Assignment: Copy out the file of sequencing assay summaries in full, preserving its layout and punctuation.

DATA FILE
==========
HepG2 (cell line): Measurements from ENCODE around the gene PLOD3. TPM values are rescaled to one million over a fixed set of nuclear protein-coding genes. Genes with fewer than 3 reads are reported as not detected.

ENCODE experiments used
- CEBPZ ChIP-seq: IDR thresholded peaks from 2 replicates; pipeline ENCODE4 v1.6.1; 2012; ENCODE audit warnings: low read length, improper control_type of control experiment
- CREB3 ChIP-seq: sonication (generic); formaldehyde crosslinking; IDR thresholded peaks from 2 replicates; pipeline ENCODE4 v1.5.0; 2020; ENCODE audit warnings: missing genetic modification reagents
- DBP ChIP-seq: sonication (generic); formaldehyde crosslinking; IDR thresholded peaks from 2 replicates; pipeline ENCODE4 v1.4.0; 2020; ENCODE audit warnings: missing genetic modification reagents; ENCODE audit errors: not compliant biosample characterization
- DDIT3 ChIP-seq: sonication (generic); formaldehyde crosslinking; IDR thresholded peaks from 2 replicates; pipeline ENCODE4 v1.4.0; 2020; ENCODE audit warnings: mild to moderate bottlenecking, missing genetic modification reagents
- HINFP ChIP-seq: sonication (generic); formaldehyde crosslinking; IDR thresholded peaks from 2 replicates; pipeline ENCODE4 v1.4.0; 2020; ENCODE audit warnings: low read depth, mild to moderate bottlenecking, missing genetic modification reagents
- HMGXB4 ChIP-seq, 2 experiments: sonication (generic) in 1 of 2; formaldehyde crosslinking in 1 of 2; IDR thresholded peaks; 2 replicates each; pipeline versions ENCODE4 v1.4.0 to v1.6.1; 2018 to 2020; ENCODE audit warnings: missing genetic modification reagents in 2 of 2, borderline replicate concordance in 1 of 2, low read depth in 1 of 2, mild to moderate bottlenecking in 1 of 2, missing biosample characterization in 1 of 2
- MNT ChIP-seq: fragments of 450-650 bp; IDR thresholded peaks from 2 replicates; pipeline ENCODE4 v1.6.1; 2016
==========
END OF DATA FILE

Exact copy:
HepG2 (cell line): Measurements from ENCODE around the gene PLOD3. TPM values are rescaled to one million over a fixed set of nuclear protein-coding genes. Genes with fewer than 3 reads are reported as not detected.

ENCODE experiments used
- CEBPZ ChIP-seq: IDR thresholded peaks from 2 replicates; pipeline ENCODE4 v1.6.1; 2012; ENCODE audit warnings: low read length, improper control_type of control experiment
- CREB3 ChIP-seq: sonication (generic); formaldehyde crosslinking; IDR thresholded peaks from 2 replicates; pipeline ENCODE4 v1.5.0; 2020; ENCODE audit warnings: missing genetic modification reagents
- DBP ChIP-seq: sonication (generic); formaldehyde crosslinking; IDR thresholded peaks from 2 replicates; pipeline ENCODE4 v1.4.0; 2020; ENCODE audit warnings: missing genetic modification reagents; ENCODE audit errors: not compliant biosample characterization
- DDIT3 ChIP-seq: sonication (generic); formaldehyde crosslinking; IDR thresholded peaks from 2 replicates; pipeline ENCODE4 v1.4.0; 2020; ENCODE audit warnings: mild to moderate bottlenecking, missing genetic modification reagents
- HINFP ChIP-seq: sonication (generic); formaldehyde crosslinking; IDR thresholded peaks from 2 replicates; pipeline ENCODE4 v1.4.0; 2020; ENCODE audit warnings: low read depth, mild to moderate bottlenecking, missing genetic modification reagents
- HMGXB4 ChIP-seq, 2 experiments: sonication (generic) in 1 of 2; formaldehyde crosslinking in 1 of 2; IDR thresholded peaks; 2 replicates each; pipeline versions ENCODE4 v1.4.0 to v1.6.1; 2018 to 2020; ENCODE audit warnings: missing genetic modification reagents in 2 of 2, borderline replicate concordance in 1 of 2, low read depth in 1 of 2, mild to moderate bottlenecking in 1 of 2, missing biosample characterization in 1 of 2
- MNT ChIP-seq: fragments of 450-650 bp; IDR thresholded peaks from 2 replicates; pipeline ENCODE4 v1.6.1; 2016